Utility of stages of change construct in the planning of physical activity interventions among playgroup mothers
MetadataShow full item record
Background The objective of this research was to assess the physical activity levels among a unique cohort of Western Australian (WA) mothers with young children who attend a WA Playgroup. Associated factors were also investigated, including self-efficacy for physical activity, social support for exercise, relevant socio-demographic correlates, as well as the stages of change construct within the Transtheoretical Model (TTM). Results 421 women completed a questionnaire assessing physical activity behaviours. Of these, 368 participants completed the relevant physical activity evaluation items. 82.5% and 17.5% of the sample were classified as active and inactive, respectively. Associations between physical activity status and exercise stage of change were found. Additional associations were established for partner support and self-efficacy for physical activity. Conclusion The majority of the sample was classified as active. Despite the high percentage of active participants, this study confirms the usefulness of the stages of change measure in that it can be utilised by health promotion practitioners to report physical activity behaviour and develop appropriate intervention strategies among a time poor and hard to reach population. Specifically the results are relevant to mothers in over 16,000 WA families who are involved with Playgroup WA programs. Interventions aimed at improving physical activity levels in mothers with young children should also consider the need to improve self-efficacy and social support.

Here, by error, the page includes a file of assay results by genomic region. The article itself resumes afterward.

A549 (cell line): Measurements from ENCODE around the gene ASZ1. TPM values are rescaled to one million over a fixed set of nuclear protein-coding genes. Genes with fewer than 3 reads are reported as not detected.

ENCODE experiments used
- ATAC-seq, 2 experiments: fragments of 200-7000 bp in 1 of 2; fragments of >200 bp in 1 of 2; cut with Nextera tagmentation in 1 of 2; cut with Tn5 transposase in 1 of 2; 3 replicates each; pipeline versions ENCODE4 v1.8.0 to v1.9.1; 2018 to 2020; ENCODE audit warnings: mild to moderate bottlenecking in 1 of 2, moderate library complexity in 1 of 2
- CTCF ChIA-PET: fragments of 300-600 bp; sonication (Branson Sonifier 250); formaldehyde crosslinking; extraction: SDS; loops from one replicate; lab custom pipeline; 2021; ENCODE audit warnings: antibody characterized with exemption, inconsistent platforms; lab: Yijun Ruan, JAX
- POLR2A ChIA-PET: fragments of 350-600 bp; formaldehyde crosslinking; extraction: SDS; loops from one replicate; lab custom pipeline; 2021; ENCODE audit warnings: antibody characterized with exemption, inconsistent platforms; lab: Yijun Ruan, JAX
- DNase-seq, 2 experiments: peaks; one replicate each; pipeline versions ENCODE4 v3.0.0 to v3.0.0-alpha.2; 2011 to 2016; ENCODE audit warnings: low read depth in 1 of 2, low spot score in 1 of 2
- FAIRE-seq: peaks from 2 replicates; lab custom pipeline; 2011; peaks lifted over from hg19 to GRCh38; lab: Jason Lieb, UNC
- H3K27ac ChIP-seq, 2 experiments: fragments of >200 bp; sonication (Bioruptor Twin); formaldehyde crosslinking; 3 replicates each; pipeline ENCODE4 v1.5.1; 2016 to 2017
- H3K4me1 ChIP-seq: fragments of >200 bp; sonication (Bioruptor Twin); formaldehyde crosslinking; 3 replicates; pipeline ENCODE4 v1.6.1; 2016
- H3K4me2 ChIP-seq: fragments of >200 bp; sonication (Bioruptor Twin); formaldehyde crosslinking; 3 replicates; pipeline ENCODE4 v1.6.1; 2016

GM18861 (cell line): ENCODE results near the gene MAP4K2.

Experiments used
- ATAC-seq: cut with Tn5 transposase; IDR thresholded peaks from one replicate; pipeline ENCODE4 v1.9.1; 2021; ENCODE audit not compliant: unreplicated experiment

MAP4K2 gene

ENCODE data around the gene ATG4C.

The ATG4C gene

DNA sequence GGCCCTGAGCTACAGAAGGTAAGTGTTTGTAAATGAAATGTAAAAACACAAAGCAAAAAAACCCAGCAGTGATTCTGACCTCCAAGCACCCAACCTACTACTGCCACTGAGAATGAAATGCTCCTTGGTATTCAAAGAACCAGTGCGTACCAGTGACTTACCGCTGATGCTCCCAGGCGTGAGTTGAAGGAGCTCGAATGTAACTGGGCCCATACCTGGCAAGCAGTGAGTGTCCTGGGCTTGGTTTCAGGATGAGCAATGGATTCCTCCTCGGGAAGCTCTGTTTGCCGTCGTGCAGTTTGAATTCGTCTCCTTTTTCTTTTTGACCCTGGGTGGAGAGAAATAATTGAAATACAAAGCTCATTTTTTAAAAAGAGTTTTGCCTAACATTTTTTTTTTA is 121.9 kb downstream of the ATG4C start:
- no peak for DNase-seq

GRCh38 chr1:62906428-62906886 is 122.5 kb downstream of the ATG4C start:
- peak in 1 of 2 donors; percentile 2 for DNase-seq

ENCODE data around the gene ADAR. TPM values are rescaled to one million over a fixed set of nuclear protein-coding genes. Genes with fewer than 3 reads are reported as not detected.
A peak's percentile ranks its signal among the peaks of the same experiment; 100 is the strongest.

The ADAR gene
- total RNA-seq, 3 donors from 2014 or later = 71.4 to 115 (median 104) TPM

BMC Research Notes
© 2013 Jones et al; licensee BioMed Central Ltd. This is an Open Access article distributed under the terms of the Creative Commons Attribution License (http://creativecommons.org/licenses/by/2.0), which permits unrestricted use, distribution, and reproduction in any medium, provided the original work is properly cited.
Page numbers are not for citation purposes. Instead, this article has the unique article number of 300.
Clinical and Sports Nutrition